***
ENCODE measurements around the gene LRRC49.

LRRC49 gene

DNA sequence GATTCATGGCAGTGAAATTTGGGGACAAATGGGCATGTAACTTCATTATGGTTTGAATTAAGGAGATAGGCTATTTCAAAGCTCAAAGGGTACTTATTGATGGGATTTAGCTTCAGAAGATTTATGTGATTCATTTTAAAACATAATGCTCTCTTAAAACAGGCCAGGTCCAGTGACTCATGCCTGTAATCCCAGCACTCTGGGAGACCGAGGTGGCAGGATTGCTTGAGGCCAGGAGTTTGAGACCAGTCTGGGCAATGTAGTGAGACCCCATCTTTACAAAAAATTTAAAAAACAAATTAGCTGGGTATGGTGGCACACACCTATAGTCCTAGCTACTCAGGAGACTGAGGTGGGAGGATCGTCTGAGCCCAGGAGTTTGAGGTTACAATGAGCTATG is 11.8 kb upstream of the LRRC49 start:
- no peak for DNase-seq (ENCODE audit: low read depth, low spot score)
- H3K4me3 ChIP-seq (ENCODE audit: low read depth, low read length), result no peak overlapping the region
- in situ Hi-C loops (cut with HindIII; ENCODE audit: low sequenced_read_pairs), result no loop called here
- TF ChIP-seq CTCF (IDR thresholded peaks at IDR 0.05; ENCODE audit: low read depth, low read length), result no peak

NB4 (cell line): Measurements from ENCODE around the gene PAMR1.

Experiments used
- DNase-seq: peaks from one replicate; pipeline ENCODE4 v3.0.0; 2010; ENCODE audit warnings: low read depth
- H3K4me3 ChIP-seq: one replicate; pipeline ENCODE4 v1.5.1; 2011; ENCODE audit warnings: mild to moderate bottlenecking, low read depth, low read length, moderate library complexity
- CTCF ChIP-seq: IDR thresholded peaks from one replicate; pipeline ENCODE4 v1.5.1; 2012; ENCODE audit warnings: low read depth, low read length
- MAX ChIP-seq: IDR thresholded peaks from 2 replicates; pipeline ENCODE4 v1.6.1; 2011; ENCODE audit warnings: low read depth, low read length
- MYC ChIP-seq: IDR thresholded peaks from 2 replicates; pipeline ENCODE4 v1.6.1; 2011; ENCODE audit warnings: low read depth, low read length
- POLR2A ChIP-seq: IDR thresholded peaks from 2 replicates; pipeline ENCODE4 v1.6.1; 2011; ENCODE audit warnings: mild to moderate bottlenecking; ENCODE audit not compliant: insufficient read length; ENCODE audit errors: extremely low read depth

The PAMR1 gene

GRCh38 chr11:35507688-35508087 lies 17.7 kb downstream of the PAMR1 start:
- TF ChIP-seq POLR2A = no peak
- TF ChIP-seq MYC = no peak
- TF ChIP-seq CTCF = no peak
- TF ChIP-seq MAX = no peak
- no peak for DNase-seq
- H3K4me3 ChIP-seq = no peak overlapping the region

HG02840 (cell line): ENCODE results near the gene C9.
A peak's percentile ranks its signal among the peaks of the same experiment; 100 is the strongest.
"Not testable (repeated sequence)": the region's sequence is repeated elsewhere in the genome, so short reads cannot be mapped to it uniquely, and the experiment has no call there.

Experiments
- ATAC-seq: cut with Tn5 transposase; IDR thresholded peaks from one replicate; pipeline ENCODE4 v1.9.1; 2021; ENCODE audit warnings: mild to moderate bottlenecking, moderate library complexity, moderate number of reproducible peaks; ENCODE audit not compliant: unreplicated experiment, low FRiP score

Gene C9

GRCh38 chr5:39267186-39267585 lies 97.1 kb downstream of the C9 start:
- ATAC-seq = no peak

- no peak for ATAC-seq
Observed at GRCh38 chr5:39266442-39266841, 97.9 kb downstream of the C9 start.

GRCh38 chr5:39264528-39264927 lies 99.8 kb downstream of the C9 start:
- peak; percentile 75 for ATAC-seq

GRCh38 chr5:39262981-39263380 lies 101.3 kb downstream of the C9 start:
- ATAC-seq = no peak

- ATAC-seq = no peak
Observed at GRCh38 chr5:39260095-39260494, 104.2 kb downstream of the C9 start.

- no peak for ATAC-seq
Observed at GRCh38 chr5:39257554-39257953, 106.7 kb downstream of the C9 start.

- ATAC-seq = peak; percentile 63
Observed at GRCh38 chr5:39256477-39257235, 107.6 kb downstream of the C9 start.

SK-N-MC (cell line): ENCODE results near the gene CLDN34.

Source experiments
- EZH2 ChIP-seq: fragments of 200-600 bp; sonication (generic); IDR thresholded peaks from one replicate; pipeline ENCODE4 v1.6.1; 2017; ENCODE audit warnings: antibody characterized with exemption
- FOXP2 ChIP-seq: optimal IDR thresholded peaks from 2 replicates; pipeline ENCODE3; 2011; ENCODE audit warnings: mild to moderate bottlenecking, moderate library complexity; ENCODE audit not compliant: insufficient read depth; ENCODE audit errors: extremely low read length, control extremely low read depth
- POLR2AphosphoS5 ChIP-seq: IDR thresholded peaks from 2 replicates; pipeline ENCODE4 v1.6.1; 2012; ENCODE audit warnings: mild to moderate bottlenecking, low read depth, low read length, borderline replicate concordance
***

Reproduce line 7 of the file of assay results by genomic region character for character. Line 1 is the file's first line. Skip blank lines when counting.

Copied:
- TF ChIP-seq CTCF (IDR thresholded peaks at IDR 0.05; ENCODE audit: low read depth, low read length), result no peak